As discussed previously for the FIG. 1D description, innermost layer 20 of preform 10 may optionally include lip 28 which extends over outer layer 24 and barrier layer 22. Lip 28 is formed via the combined efforts of the extruder 33 (shown in dotted lines) and extruder head 34 and subsequent trimming of the extrudate 37 after it is ejected from blow mold 50. The trimming is performed via a cutting device 46, shown in FIG. 2B.
By controlling reciprocating die pin 38 and moving the same in and away from die bushing 42 and exit area 40, the thickness of member 37 can be varied along the length thereof to acquire thickness ratios as previously described. As shown in FIG. 2A, member 37 is caused to exit the extruder head 34 and is directed into a blow molder 52 where a circumferential ridge 48 is formed thereon via the shape of blow mold 50. While in blow mold 50, extrudate member 37 is formed via blow molding into molded member 49, shown in FIG. 2B, which is used to form liner 53, shown also in FIG. 3. The molded member 49 may also be formed by a blow mold such that the member is formed from two liners connected end to end, having ridge 48 in the middle. Molded member 49, having the appropriate thicknesses, is then cooled to the proper temperature and ejected from blow mold 50 of blow molder 52. During the blow molding process, the ends of molded member 49 are sealed resulting in excess plastic 55. In addition, portion 57 extends beyond the would be length of preform liner 53 and is used for assisting the cutting of molded member 49 for forming ridge 48. Cutting device 46 is used to trim excess material 55 and portion 57 from molded member 49 in a subsequent cutting operation for forming preform liner 53. By cutting top portion 57 off molded member 49, lip 28 is formed for extension over the outer layer to be formed in a subsequent injection molding process.
After liner 53 is formed into the shape as shown in the embodiment of FIG. 3, via blow molder 52, liner 53 is moved into an injection molder 54, shown by dotted lines in FIG. 2B, having an injection mold 56 for forming outer layer 24 (see FIG. 1) over liner 53. Accordingly, injection mold 56 is in the shape of preform 10, shown in FIG. 1. Injection molder 54 injects outer layer 24 over liner 53 for finishing the formation of the preform. As discussed above, the melt used to form outer layer 24 is preferably recycled PET and is adapted to be used for forming aesthetic features such as color and surface designs, and functional features such as threads and flanges. However, as discussed above, with the exception of upper threaded portion 12, the thickness of outer layer 24 as formed by injection molder 54 is maintained as uniform thickness BB (see FIG. 1). By maintaining this thickness uniform, the preform can be much more easily removed from injection mold 56.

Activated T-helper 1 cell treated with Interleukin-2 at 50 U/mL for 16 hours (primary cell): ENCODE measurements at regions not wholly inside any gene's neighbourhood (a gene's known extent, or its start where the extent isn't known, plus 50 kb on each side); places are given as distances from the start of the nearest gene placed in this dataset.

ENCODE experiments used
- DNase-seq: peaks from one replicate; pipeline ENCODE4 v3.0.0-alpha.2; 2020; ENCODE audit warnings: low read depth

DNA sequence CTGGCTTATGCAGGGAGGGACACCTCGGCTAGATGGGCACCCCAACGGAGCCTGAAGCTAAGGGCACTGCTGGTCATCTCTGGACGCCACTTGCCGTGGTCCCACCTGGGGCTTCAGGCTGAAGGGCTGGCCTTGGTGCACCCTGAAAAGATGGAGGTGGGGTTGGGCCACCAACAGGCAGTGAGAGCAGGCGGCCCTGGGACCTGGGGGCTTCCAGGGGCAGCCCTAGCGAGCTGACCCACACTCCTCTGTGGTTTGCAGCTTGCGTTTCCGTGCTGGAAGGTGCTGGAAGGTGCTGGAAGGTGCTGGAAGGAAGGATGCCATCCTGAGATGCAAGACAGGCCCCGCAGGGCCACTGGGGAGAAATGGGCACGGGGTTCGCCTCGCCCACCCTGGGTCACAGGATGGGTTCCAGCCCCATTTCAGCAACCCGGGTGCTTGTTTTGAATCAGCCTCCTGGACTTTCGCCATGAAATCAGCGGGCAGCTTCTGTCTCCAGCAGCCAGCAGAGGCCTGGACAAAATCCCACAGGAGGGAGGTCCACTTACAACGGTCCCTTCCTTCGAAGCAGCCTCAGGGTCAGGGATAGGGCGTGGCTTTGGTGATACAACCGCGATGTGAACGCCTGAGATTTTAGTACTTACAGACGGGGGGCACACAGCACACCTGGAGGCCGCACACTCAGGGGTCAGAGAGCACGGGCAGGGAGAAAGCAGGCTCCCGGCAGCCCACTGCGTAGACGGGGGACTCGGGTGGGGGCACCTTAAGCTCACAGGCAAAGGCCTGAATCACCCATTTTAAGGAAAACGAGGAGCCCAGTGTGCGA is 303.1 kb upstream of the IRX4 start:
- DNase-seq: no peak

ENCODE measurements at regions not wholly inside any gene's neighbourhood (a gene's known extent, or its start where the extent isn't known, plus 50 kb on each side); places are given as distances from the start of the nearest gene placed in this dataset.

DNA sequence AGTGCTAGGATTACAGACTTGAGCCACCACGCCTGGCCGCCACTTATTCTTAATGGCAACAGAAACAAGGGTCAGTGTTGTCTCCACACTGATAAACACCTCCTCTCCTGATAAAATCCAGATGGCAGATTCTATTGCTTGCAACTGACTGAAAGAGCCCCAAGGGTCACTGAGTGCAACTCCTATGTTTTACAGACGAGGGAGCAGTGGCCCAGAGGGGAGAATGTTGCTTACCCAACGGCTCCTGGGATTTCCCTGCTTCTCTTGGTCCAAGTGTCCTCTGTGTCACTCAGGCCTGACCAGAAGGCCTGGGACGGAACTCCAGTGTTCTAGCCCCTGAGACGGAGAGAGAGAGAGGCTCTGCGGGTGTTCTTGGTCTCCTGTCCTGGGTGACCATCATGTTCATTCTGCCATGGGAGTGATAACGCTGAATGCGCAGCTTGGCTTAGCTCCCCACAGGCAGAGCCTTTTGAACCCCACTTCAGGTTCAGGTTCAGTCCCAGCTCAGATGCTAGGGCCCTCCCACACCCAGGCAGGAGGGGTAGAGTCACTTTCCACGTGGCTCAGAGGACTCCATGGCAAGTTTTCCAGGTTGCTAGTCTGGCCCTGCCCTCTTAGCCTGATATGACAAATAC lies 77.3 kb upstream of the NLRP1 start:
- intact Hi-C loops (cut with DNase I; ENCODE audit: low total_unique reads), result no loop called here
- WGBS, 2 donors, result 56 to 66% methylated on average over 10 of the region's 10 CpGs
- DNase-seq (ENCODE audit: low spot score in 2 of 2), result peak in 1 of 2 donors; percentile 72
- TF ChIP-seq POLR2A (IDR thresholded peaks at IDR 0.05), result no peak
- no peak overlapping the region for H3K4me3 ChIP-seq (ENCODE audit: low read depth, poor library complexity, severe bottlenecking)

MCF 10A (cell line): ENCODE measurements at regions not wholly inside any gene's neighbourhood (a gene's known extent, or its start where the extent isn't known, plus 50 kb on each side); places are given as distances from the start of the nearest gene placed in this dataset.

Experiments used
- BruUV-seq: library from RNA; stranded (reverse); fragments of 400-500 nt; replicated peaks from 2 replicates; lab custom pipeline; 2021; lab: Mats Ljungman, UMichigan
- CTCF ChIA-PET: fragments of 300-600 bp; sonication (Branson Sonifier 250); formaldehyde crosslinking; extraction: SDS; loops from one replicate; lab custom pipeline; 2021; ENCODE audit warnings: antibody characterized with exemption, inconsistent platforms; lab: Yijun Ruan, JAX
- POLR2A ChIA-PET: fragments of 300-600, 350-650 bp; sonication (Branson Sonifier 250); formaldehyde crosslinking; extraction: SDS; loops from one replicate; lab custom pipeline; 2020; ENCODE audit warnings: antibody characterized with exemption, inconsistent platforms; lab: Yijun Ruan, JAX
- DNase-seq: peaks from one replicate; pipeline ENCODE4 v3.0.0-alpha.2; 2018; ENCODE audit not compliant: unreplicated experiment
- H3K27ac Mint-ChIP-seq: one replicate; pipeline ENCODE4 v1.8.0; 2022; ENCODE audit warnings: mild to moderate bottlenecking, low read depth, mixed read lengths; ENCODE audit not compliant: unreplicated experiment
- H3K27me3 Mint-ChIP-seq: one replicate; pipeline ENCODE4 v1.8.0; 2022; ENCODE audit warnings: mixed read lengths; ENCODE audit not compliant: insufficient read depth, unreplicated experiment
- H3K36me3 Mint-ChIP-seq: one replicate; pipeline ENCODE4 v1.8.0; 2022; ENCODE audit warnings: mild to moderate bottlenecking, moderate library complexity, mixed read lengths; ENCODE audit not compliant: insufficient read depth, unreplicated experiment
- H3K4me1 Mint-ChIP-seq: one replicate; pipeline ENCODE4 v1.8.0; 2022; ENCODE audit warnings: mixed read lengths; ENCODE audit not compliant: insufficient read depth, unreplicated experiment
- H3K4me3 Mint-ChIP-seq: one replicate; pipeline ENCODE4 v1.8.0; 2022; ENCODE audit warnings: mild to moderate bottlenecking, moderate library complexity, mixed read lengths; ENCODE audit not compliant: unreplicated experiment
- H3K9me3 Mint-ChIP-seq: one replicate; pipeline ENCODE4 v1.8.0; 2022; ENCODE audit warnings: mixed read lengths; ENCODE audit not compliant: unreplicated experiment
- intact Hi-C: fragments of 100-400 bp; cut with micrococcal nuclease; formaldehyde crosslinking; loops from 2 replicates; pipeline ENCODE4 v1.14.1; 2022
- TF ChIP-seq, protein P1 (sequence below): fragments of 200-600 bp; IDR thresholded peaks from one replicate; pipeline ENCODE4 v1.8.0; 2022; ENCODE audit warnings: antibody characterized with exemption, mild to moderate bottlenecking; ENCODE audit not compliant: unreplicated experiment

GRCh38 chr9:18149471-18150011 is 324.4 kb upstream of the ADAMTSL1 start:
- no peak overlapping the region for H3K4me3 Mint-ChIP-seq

With reference now to FIG. 4, a container 58 is shown which is formed from preform 10 (see FIG. 1) via a blow molding operation, to be discussed below. Similar to the preform, container 58 includes a threaded upper portion 60, an angled intermediate portion 62, a substantially vertical intermediate portion 64 and a base portion 66, which is shown in the embodiment of FIG. 4 as a self-supporting base. As shown in FIG. 4A, container 58 also has three layers of material, having properties and relative thickness relationships differing, however, from the layers of materials described for preform 10 in FIG. 1.
Referring to FIGS. 4A-4C, which represent enlarged detailed views of areas 4A, 4B and 4C, respectively, of FIG. 4, container 58 includes innermost layer 68, central PEN barrier layer 70 and outer layer 72. Because innermost layer 68 is not subject to blowing at the neck region, as discussed below, in forming the container shape, the thickness ratios between the various portions of the container differ from those discussed above for innermost layer 20 of preform 10 (see FIG. 1). FIGS. 4A, 4B, and 4C correspond to FIGS. 1A, 1B and 1C of preform 10 and thicknesses A-E correspond to thicknesses AA-EE. As shown in FIG. 4A, innermost layer 68 has a thickness of C at angled and vertical intermediate portions 62 and 64, respectively. Thickness C is thinnest with regard to the thicknesses at the other portions. Referring to FIG. 4B, innermost layer 68 has a thickness of D, thicker than thickness C, at the self-supporting base portion 66 so as to strengthen this support area of container 58. Thickness D of the innermost wall at base portion 66 is typically substantially equal to thickness E at the upper threaded portion 60. However, this relationship may vary depending, at least partly, on the size of the container, which could cause thickness D to be thicker or thinner than thickness E.